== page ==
The newest scientist to join the Institute for Informatics (I²) at Washington University in St. Louis, Fuhai Li, PhD, will leverage years of expertise in biomedical informatics to research potential treatments for rare pediatric tumors and other conditions.
“Dr. Li’s training in the applied mathematics domain of drug repositioning will help the institute incorporate advanced methods of analyzing data sets when examining genomic data and medical records,” says I² Director Philip R.O. Payne, PhD, who recruited Dr. Li from the Department of Biomedical Informatics at The Ohio State University College of Medicine.
“At Ohio State, and at Houston Methodist Hospital Research Institute before that, Dr. Li was a consummate team scientist, which is essential for a project that is a collaboration between informaticians and clinicians,” Dr. Payne says. “In addition to working with different, very intensive teams as they analyzed data to find impactful results, he engaged with patients and family members to discuss their preferences and risk tolerances. He not only understands the biological and medical requirements of research, he’s also very aware of the sociocultural environment in which it works — how data-centric information affects human-centric decisions.”
Groundbreaking Genetic Research
In previous research, Dr. Li investigated drugs that showed potential to treat cancerous tumors by analyzing their effects on genetic data biomarkers. At I², he will investigate drugs that could help treat conditions that lead to tumors or genetic defects in pediatric patients.
“The Rare Disease Programs including the Undiagnosed Diseases Network Clinical Site and the Genomics of Birth Defects Projects in the Department of Pediatrics are enthusiastic about Dr. Li joining I² and our department,” says F. Sessions Cole, MD, assistant vice chancellor for Children’s Health. “He brings interests and skill sets that are critical to the discovery of causes of rare diseases and, most importantly, to the discovery of prevention and treatment strategies for rare diseases.”
Some diseases, such as certain types of medulloblastoma, are rare enough that pharmaceutical companies haven’t researched better treatments, which means no targeted therapies have been approved yet to treat these young patients.
“In spite of the advances in the current treatments involving surgery, radiation and chemotherapy, about 25 to 30 percent of patients still die from medulloblastoma. And severe side effects in developing children, such as cognitive deficits and endocrine disorders, have been linked to these aggressive treatments,” Dr. Li says. “This could affect a child’s neurological development.” Some children treated with radiation have shown a 20- to 30-point decrease in IQ points, for example, and even a reduced dose of radiation has been linked to a decline of 10 to 15 points.
“We’re entering unchartered territory,” Dr. Payne says, “taking methodologies that have shown to be effective in cancer and high-profile diseases, and bringing them to bear to genetic diseases in children.”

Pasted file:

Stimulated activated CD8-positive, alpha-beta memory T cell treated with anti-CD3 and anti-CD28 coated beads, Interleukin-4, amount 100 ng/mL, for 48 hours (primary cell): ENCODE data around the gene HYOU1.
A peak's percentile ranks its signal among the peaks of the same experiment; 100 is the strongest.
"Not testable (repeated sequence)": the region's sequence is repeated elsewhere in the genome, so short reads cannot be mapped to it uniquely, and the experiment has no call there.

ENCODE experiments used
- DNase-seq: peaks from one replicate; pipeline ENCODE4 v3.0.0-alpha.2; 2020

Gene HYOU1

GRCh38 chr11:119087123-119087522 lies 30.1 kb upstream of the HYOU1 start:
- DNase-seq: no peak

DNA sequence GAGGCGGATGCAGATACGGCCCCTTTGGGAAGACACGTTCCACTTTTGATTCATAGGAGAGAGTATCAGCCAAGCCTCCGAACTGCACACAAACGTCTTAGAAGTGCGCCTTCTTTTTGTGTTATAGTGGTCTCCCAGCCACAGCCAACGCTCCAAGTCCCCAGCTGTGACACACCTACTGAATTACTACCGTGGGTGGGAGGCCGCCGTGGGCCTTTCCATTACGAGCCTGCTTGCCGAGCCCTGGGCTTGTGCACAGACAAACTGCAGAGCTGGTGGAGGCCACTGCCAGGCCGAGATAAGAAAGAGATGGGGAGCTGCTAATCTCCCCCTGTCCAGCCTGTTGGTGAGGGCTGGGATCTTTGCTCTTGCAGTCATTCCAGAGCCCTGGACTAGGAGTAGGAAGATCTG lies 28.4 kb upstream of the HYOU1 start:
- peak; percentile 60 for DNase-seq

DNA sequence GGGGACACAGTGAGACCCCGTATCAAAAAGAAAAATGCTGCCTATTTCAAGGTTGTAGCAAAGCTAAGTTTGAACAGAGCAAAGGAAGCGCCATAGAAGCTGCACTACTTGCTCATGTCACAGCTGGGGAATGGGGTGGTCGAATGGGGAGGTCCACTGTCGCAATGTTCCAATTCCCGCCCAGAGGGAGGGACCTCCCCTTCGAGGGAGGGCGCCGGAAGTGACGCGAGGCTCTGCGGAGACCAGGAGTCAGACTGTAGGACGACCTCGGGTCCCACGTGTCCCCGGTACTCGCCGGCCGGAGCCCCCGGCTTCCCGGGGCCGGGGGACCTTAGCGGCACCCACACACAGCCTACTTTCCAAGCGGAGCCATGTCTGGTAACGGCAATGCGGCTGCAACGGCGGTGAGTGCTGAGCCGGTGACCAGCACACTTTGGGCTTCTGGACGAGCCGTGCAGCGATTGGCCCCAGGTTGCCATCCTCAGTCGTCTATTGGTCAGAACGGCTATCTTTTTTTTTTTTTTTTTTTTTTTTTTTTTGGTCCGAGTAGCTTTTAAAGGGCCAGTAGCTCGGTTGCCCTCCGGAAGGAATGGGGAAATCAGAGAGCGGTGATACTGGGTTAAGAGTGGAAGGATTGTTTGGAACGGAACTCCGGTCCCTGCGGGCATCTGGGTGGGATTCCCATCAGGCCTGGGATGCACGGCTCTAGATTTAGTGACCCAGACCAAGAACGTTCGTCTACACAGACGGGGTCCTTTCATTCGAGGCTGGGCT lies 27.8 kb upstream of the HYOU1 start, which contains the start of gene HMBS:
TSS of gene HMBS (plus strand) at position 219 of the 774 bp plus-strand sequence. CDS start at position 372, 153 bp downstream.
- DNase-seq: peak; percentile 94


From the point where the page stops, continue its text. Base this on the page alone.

The Informatics Advantage
Dr. Li will take a data mining approach to his research. He will examine a multisource mash-up of data derived from clinical electronic health records, publicly available medical and genomics data produced by the National Institutes of Health and other nonprofessional agencies, and other open scientific realms. The work involves trying to pinpoint not only the signal pathways of drug resistance or tumor development, but also the indications of thousands of drugs to determine whether they show promise to aid in treatment.
“There are 2,500 FDA-approved small molecule drugs and another few thousand experimental and investigational drugs that have been tested but not yet FDA-approved,” Dr. Li says. “With computational methodology, we can focus on the potential efficacy of not just individual drugs, but of millions and millions of potential combinations.”
The genetic signaling network is complicated. A tumor cell, for example, is not just one simple marker but a networked system in which one change often activates another change farther down the genetic stream.
“You may find a drug that targets and affects a mutation — but it may work for only a few months, as the body develops a resistance to that drug,” Dr. Li says. “If, based on the patient’s personal genomics data, we can discover the driver signaling what causes this drug resistance, then we can try to identify other drugs that have been shown to target that signal, and which other sets of genes might have been changed by those drugs.”
Potentially Faster, More Cost-Effective Treatments
“Traditional drug discovery can take 15 or more years and $30 billion to develop a new agent,” Dr. Payne says. “In computational approaches to repositioning drugs to augment front-line therapies, we can conduct them in 6 to 12 months for $50,000 to $100,000. The difference is remarkable.”
Most activity in the drug repositioning domain has been related to cancer research, but Dr. Payne says there has been little work done in pediatrics — particularly in rare genetics. “We see patients present with little or no treatment available to them, and currently doctors are put in the position of using off-label treatments that may or may not be efficacious,” he says.
Dr. Li hopes his work will change this. “In my position at I², I hope to work with pediatric doctors to identify not only tumors but other developmental defects and genetic mutations that present the same challenges,” he says. “This will be the future of medicine — working together with doctors and biologists to identify treatment solutions that will affect children’s lives for a long, long time. I like this opportunity.”
“With computational methodology, we can focus on the potential efficacy of not just individual drugs, but of millions and millions of potential combinations,” says Dr. Li.